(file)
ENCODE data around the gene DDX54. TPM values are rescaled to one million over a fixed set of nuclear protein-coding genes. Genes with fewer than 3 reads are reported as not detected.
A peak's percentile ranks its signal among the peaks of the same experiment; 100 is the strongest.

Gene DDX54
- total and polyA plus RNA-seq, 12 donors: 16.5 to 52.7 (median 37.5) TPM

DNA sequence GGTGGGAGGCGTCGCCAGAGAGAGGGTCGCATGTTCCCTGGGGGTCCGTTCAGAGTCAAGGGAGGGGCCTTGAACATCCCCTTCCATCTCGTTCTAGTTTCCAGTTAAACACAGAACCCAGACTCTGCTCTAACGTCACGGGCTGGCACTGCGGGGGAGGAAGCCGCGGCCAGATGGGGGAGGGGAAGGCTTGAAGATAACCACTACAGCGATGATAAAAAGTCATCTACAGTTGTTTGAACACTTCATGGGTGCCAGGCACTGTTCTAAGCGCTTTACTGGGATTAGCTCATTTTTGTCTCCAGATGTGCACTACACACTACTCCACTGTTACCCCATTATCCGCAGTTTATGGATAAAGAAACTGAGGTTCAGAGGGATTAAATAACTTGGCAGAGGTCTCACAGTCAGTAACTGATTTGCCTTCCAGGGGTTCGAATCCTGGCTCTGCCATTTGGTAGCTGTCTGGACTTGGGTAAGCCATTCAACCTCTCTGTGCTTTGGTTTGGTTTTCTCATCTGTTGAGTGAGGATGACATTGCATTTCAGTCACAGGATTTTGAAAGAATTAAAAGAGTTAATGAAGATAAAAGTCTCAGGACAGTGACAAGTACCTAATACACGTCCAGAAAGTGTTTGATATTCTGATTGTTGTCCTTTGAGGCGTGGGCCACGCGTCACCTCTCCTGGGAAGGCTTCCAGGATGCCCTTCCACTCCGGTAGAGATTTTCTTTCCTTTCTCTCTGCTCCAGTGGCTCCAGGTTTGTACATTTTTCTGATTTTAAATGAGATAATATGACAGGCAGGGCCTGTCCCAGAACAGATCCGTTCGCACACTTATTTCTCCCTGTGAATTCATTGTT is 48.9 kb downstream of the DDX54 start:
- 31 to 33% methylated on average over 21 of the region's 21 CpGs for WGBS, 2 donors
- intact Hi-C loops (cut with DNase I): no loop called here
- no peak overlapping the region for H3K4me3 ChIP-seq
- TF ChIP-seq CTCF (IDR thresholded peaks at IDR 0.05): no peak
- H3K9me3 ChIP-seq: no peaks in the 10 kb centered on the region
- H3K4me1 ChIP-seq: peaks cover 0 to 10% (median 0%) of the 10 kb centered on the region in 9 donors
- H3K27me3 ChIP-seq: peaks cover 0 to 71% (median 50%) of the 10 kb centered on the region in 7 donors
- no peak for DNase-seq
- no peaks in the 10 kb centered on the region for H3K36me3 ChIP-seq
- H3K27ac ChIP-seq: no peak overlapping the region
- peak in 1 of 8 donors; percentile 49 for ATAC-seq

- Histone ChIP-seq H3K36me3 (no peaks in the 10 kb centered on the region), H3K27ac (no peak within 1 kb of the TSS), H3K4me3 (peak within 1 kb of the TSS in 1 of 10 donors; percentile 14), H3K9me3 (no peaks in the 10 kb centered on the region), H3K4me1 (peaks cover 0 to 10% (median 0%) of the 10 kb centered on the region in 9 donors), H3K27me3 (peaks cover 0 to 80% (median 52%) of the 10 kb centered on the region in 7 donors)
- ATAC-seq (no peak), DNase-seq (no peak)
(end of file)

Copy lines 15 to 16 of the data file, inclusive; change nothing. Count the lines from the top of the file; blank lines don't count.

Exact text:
- H3K27ac ChIP-seq: no peak overlapping the region
- peak in 1 of 8 donors; percentile 49 for ATAC-seq